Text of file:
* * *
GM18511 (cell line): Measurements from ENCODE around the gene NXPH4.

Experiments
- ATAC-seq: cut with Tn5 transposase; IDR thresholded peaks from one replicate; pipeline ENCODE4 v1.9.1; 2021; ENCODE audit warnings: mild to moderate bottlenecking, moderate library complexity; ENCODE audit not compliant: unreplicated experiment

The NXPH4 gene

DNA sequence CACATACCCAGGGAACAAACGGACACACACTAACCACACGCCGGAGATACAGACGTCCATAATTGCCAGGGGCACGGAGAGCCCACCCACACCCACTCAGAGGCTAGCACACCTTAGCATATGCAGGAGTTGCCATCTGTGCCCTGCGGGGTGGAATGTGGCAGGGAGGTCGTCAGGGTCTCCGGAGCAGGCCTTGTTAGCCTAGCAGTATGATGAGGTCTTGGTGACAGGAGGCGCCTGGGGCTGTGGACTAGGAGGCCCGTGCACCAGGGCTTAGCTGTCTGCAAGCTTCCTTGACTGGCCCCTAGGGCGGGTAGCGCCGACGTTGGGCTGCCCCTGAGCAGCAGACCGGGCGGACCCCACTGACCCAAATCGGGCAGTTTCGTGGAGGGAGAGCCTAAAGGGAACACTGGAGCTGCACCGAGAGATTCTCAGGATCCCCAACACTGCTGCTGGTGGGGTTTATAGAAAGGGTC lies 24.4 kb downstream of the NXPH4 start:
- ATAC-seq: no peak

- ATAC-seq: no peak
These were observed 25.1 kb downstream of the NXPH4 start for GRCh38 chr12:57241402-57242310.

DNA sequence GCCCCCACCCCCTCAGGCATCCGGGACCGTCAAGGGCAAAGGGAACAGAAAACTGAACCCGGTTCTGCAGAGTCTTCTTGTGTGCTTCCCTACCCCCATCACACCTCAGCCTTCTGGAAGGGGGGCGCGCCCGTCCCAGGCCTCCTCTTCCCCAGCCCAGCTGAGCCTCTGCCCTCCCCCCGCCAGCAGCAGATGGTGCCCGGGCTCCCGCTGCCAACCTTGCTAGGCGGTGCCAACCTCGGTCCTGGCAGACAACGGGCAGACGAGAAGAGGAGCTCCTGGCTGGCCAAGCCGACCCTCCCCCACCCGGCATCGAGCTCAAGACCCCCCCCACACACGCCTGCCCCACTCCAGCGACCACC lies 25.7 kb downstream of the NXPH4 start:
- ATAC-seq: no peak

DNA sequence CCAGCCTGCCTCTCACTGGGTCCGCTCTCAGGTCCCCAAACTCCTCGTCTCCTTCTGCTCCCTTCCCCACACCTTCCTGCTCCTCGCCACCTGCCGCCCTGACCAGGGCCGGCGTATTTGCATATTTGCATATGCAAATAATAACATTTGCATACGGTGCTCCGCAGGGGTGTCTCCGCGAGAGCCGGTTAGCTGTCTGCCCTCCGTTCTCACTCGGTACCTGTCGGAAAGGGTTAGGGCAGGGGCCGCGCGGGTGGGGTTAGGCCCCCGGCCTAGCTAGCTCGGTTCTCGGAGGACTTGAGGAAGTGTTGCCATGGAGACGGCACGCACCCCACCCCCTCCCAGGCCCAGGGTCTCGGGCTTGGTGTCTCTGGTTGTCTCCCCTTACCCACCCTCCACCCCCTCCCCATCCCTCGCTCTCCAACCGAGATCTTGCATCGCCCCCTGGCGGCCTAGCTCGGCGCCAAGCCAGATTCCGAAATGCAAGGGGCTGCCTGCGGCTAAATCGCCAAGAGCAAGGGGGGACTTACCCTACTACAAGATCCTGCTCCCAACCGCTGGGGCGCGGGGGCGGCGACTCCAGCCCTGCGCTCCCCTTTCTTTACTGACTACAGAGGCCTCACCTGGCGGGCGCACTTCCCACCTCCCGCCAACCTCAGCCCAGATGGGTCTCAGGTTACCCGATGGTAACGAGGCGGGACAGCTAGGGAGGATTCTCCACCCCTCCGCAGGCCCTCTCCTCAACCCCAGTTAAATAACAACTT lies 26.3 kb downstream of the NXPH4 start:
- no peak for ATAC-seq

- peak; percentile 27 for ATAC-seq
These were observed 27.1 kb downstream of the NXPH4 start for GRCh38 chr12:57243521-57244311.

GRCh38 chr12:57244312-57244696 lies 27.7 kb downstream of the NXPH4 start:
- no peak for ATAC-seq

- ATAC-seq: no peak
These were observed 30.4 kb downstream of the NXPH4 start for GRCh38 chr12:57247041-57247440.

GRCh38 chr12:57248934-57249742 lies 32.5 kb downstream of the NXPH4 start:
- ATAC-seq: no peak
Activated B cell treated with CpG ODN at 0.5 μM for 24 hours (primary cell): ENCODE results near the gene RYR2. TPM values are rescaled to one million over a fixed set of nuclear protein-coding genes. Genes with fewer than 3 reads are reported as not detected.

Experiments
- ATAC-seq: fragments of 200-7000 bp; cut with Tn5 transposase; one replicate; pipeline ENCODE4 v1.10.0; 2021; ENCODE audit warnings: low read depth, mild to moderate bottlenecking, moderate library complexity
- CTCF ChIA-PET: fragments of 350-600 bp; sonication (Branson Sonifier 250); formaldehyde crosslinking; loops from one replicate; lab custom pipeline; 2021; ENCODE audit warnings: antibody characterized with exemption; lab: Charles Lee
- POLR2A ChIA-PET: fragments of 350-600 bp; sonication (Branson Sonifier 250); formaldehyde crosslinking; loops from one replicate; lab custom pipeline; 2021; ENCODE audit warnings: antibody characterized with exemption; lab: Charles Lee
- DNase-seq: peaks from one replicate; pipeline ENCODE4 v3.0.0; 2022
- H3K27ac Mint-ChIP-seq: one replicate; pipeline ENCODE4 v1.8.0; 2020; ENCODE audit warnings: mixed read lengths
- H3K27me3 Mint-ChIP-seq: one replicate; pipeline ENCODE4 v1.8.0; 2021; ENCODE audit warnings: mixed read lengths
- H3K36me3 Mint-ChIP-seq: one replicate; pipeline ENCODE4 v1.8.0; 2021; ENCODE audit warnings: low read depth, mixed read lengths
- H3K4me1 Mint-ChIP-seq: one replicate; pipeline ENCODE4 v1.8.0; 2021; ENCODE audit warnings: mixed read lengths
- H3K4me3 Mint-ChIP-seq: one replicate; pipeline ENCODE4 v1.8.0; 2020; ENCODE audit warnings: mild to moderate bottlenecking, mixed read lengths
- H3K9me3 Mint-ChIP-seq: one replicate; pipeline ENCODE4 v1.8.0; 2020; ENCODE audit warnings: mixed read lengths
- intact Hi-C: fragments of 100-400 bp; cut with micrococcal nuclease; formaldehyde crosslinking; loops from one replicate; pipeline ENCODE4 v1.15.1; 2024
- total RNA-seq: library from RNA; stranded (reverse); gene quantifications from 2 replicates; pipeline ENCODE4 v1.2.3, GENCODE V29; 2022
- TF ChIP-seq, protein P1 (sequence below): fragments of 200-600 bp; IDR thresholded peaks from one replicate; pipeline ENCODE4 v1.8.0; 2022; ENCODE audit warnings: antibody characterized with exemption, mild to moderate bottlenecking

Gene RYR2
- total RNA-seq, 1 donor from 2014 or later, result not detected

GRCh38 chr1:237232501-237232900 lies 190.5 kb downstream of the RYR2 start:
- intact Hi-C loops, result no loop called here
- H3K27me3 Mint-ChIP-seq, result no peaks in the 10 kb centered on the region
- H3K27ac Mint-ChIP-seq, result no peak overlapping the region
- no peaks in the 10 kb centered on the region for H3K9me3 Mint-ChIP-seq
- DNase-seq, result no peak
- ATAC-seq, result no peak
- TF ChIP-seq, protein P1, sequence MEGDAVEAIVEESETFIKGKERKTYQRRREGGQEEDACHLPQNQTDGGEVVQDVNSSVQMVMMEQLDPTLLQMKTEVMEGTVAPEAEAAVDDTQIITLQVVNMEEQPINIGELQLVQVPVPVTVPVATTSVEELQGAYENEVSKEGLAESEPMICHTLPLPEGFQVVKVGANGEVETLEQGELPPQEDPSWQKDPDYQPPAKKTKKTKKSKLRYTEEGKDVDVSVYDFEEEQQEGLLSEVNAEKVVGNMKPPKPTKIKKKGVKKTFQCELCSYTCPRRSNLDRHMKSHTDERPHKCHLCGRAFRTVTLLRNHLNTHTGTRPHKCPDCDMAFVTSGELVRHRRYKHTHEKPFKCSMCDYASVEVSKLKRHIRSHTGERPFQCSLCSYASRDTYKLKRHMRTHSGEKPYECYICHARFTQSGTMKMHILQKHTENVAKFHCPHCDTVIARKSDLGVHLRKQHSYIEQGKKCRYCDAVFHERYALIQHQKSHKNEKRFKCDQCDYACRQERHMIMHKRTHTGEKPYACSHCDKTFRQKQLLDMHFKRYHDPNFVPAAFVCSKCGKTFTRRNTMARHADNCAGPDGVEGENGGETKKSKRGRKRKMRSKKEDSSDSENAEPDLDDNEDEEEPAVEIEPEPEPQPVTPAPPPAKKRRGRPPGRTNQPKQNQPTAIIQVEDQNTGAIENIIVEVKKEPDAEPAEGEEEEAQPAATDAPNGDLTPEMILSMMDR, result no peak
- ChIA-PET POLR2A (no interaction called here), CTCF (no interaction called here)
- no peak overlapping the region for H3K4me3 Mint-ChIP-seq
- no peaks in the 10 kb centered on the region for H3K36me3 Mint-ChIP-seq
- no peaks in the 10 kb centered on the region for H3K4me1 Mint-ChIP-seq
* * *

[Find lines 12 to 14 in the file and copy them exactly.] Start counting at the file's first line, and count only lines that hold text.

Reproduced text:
- no peak for ATAC-seq

- peak; percentile 27 for ATAC-seq
These were observed 27.1 kb downstream of the NXPH4 start for GRCh38 chr12:57243521-57244311.